(Pearl Harbor Hawaii) -- The partly torn black-and-white photograph John Baldwin proudly held in his hands showed him standing on the flight deck of the guided-missile cruiser USS Oklahoma City on July 4, 1978. He was a machinist's mate fireman re-enlisting for the first time. On board the very same flight deck more than 20 years later, he re-enlisted for the last time. It was a bittersweet moment for Baldwin, now a master chief petty officer and command master chief of USS Crommelin (FFG-37).
Oklahoma City was decommissioned Dec. 15, 1979, and had been mothballed until it was towed from the San Francisco Bay Area to Pearl Harbor, where it arrived Jan. 20. It will be towed to a point off Guam to be sunk next month during a training exercise.
Baldwin and two other men who had served on board - Master Chief Petty Officer Paul Ramirez and retired Senior Chief Petty Officer Phil Smith - recently visited the ship for one last time.
"It was beautiful and was always very well kept," said Smith, who left the cruiser in 1975 after seven years onboard. "When I saw it this time, I couldn't believe it. It was really sad to see it." As they walked past patches of rust and flaking paint, the three men recalled a very different Oklahoma City.
"She was very prestigious," said Ramirez, a fire control technician onboard from 1977 to '79 and now stationed in Pearl Harbor. "There was a lot of protocol, and a lot of dignitaries and visitors would come on board.
"It was unique too because of the teakwood decks. There was a lot of brass -- a lot of spit and polish. It was exciting." Baldwin, who served on board from 1976 to 1979, said: "The pride and professionalism on that ship ... was just phenomenal. Everybody worked hard to keep the ship looking good."
Smith last saw Oklahoma City in 1979 when the ship pulled in to Pearl Harbor as an active Navy vessel. "When they came in, I went down ... in the engineroom because I still knew all those guys," said the former machinist's mate. "You could shave (off the reflection) in the deckplates ... I mean you needed sunglasses because everything was shining, and the whole ship was like that."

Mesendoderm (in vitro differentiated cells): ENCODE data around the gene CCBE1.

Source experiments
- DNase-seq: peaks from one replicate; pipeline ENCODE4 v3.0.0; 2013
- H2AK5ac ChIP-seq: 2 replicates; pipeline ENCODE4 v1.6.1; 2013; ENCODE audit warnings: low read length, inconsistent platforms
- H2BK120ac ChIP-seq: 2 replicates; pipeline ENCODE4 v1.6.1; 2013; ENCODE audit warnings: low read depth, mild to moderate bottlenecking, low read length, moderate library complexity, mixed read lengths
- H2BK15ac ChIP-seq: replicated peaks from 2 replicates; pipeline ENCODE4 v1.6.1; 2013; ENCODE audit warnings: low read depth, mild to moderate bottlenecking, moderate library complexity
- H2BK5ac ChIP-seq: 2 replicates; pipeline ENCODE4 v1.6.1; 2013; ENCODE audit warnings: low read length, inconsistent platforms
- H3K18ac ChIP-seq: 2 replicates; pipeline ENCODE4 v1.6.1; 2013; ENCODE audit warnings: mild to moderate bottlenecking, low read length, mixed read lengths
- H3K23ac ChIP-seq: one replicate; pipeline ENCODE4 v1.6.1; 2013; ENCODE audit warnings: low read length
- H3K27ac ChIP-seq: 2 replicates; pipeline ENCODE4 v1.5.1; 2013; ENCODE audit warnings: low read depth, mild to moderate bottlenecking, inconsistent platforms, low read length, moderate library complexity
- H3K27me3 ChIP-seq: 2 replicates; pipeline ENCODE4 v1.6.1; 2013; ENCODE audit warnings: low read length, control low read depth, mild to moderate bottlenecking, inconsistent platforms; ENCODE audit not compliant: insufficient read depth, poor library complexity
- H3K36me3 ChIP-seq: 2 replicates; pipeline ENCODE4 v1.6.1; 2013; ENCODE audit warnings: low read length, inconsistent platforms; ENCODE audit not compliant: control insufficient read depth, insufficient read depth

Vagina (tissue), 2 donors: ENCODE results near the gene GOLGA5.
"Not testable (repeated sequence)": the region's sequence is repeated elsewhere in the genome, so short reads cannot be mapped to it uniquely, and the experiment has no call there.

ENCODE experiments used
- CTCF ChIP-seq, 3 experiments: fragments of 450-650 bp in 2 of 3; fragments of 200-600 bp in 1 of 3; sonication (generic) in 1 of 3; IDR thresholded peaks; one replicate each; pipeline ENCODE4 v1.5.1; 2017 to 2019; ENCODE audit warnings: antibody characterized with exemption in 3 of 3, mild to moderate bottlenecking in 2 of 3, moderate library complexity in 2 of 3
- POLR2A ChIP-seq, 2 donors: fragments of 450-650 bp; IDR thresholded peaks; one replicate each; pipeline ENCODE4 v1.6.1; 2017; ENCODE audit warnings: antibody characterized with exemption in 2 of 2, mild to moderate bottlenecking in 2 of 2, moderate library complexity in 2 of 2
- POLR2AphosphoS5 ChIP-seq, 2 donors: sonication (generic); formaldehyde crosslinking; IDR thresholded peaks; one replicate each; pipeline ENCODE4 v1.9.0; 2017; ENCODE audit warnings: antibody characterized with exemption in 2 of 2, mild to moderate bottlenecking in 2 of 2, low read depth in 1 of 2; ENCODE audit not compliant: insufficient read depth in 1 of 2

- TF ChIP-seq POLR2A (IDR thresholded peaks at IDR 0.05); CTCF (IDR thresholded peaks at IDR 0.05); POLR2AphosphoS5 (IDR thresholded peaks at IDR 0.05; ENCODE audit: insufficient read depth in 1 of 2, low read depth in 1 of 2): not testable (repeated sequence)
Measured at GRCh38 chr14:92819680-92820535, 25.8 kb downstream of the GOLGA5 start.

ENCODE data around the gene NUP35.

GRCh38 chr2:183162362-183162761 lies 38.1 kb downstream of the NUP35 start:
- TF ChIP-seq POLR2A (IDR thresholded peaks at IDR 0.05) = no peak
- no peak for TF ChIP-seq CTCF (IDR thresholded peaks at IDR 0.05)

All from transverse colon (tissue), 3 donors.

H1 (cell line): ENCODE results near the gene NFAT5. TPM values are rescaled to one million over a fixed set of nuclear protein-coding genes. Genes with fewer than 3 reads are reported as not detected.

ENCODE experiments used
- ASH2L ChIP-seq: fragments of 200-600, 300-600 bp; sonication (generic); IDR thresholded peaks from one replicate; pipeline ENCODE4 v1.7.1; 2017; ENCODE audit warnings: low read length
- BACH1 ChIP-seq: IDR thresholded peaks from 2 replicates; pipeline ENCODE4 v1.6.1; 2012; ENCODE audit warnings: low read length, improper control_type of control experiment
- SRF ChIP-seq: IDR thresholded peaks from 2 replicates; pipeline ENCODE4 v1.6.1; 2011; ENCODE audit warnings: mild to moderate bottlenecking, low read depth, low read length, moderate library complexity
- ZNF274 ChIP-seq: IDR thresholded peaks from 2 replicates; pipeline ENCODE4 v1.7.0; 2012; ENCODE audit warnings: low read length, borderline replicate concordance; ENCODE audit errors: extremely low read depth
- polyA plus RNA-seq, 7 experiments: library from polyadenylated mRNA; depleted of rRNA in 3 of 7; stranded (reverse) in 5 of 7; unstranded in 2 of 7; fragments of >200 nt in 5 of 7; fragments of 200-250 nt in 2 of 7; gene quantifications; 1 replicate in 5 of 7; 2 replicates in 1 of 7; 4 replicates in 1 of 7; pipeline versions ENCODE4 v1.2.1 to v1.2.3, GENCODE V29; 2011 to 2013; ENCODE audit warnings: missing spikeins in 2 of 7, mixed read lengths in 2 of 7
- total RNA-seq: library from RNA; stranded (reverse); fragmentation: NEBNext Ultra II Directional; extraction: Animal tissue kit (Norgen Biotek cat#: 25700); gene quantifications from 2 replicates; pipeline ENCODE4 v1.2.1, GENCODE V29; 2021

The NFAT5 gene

Despite the neglect and aging since it was decommissioned, Ramirez couldn't wait for the ship to get pierside to catch his first glimpse. "I was out there just waiting for her to show up," he said. "And when she did, I started remembering a lot of things that we did on there, thinking about some of the ports and some of the people who were on there the same time I was. It just brought back a lot of good memories."
One memory he and Baldwin share is a little sadder - it's of the day they decommissioned their ship. "There were a lot of tears shed," Baldwin said. "You put on the final paint job ... finally button up all the hatches - it was a sad moment. The ship had so much history behind it."
Ramirez said the experience was "like the closing chapter. I was proud and sad at the same time." "Everything was done to perfection," he said of the ceremony. "Everyone knew what to do, and everyone looked good. And when it was all over with, you kind of shook hands with people for the last time."
Still, the pleasant memories have remained over the years and probably will long after Oklahoma City is gone. "If there was one thing that really made it (a great ship), it was the crew," Smith said. "It was just a great bunch of guys. If you got on the 'Okie City,' man you were on the best."